Millennial Intel: Why The Burundi Crisis Might Delegitimize The African Union

Burundi is a country in Sub-Saharan Africa that is both adjacent to, and smaller than Lake Victoria.

It might then come as a surprise that this tiny country could become a headache for the supranational African Union (AU). Following the announcement of incumbent President Pierre Nkurunziza’s run for a third term, which is in violation of Article 96 of the Burundian Constitution, protests and violence broke out.

These responses included an attempted coup d’etat on May 13th. In addition to the spike in violence since President Nkurunziza’s third mandate went into effect, over 217,000 Burundians have fled the country. This has lead to a deteriorating human rights situation condemned by the Vatican, and was met with targeted sanctions from the United States.

The AU responded on Dec. 17th, noting that in Burundi there were instances of “arbitrary killings and targeted assassinations, arbitrary arrests and detentions, acts of torture, suspension and arbitrary closure of some civil society organizations and media”, and concluded that the appropriate response was an initial deployment of six months (renewable) of 5,000 peacekeepers, though with the option to deploy more.

Predictably, the Government of Burundi was not thrilled by the prospect of its sovereignty being brought into question during a violent constitutional crisis.

The AU peacekeeping force has thus far not received the approval of the Burundian government, who called it an “invasion and occupation force”.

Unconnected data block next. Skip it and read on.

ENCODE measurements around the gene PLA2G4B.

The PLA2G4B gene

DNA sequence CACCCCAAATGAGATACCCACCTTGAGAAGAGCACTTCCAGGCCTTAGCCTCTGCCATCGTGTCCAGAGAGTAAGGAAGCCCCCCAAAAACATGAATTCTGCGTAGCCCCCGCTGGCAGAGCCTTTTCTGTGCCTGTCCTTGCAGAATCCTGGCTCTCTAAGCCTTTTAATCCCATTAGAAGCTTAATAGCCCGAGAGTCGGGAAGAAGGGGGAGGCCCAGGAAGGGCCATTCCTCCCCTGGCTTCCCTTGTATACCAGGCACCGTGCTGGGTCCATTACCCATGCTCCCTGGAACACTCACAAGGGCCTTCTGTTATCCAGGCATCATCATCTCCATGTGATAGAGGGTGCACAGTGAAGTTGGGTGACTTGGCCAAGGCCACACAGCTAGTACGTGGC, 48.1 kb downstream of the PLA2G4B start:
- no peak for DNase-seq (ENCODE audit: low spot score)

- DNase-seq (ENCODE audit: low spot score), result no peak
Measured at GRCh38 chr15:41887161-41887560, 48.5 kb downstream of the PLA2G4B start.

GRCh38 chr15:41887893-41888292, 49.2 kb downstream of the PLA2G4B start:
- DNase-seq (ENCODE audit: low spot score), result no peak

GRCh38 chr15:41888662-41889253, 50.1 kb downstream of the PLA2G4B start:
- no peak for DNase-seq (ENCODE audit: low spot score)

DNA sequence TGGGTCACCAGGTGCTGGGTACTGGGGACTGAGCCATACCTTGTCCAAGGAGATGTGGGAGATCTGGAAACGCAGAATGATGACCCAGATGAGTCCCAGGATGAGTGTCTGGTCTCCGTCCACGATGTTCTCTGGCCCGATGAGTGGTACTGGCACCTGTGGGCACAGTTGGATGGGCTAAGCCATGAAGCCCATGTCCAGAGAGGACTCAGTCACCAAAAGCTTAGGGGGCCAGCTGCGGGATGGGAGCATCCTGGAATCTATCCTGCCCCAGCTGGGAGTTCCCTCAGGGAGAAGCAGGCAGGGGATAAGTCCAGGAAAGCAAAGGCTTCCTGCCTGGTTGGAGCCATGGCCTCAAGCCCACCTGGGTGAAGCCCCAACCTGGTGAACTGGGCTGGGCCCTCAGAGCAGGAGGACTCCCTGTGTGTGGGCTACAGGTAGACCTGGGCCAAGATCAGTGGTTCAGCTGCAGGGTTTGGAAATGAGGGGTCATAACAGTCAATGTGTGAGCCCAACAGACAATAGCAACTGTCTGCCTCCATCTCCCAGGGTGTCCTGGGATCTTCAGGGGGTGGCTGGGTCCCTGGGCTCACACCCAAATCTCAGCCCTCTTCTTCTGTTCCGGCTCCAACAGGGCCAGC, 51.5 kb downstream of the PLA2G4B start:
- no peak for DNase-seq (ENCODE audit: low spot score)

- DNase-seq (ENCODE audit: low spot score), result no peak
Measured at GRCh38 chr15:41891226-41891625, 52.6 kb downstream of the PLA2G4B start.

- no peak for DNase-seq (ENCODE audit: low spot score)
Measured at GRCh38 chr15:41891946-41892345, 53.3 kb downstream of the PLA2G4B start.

This presents several problems for the AU. The first is that the Crisis in Burundi may spiral into a greater regional issue, due to asylum seekers, and spread of violence.

Either the AU convinces the Burundian Government to accept Peacekeepers, deploys them of their own accord, or do nothing. As the first seems unlikely at the moment, the AU would have to choose between two options that delegitimize the AU to varying degrees.

The second problem is the fact that Burundi is the second largest contributor to ongoing AU peacekeeping missions. With over 5,000 troops in Somalia, Burundi’s continued cooperation in the African Mission in Somalia (AMISOM) is put in jeopardy by both the violence on the home front, and conflict of interest with the AU.

Whatever the outcome, AU leaders will have critical decisions to make in the coming days that could decide just how important a role the IGO plays on the African Continent.

Cover Photo Credit: Dave Proffer/ Flickr (CC By 2.0)

What Do You Think?


About the Author
"John Massey has a B.A. in political science and history from the University of Alabama. His primary interest is in the North Atlantic Treaty Organization, but he also finds time to study French and political theory. "
Scroll to top